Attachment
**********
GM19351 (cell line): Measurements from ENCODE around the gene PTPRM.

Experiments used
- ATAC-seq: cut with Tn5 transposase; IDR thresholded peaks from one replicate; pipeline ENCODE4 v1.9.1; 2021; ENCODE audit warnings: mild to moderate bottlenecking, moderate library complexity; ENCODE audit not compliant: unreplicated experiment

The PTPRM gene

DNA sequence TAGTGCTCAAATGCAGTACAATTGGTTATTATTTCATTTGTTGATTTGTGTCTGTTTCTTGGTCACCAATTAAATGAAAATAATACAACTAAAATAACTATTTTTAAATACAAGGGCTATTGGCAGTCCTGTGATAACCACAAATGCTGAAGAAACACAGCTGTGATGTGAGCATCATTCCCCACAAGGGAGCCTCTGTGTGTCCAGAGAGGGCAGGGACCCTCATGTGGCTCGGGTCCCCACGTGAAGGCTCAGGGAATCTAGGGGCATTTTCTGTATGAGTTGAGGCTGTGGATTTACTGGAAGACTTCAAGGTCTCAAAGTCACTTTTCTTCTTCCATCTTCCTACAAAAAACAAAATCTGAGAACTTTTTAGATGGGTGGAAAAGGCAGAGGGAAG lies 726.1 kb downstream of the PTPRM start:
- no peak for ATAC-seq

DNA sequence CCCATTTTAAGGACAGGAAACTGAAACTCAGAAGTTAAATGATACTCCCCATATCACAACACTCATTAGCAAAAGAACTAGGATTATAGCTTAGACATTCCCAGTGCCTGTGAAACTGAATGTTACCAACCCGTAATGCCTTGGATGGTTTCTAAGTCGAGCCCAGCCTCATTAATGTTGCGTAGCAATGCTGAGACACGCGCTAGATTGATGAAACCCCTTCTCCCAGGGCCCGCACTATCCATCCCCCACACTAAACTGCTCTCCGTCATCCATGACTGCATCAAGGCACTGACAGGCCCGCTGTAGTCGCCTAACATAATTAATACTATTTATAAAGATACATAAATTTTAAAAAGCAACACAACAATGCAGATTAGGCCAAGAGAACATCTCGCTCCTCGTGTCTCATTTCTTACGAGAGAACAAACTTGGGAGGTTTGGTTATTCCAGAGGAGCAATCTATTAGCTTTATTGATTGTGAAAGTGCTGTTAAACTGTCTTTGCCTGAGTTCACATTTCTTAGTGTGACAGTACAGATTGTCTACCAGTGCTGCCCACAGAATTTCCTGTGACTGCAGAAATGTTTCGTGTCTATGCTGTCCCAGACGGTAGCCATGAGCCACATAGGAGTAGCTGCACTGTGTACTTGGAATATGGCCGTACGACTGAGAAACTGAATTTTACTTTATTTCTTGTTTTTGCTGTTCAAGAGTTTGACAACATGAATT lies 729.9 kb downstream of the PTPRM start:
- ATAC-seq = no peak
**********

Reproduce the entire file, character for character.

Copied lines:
GM19351 (cell line): Measurements from ENCODE around the gene PTPRM.

Experiments used
- ATAC-seq: cut with Tn5 transposase; IDR thresholded peaks from one replicate; pipeline ENCODE4 v1.9.1; 2021; ENCODE audit warnings: mild to moderate bottlenecking, moderate library complexity; ENCODE audit not compliant: unreplicated experiment

The PTPRM gene

DNA sequence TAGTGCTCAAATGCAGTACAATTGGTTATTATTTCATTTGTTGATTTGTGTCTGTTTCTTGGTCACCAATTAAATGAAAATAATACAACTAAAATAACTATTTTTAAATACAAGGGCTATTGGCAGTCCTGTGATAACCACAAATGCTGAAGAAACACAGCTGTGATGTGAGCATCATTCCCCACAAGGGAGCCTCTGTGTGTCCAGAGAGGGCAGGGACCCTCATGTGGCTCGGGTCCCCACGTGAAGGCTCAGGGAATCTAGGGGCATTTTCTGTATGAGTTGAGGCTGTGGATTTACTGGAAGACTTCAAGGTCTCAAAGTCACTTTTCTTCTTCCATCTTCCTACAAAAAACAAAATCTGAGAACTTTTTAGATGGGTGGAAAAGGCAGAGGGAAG lies 726.1 kb downstream of the PTPRM start:
- no peak for ATAC-seq

DNA sequence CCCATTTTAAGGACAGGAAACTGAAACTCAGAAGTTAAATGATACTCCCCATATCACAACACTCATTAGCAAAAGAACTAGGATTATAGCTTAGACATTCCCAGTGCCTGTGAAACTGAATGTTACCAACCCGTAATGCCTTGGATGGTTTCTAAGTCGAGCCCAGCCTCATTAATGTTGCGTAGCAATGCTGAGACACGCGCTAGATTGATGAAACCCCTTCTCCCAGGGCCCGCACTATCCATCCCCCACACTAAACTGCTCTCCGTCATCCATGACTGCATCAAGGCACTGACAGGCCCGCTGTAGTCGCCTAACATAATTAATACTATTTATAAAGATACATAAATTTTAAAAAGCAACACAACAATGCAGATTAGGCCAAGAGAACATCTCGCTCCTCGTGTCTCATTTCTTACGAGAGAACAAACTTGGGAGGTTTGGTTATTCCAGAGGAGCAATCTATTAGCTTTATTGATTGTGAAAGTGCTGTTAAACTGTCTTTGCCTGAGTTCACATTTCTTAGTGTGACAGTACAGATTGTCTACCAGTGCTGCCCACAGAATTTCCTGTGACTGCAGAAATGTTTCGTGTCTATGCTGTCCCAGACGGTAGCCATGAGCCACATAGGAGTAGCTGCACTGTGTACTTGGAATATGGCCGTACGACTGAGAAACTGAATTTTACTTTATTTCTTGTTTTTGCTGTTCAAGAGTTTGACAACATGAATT lies 729.9 kb downstream of the PTPRM start:
- ATAC-seq = no peak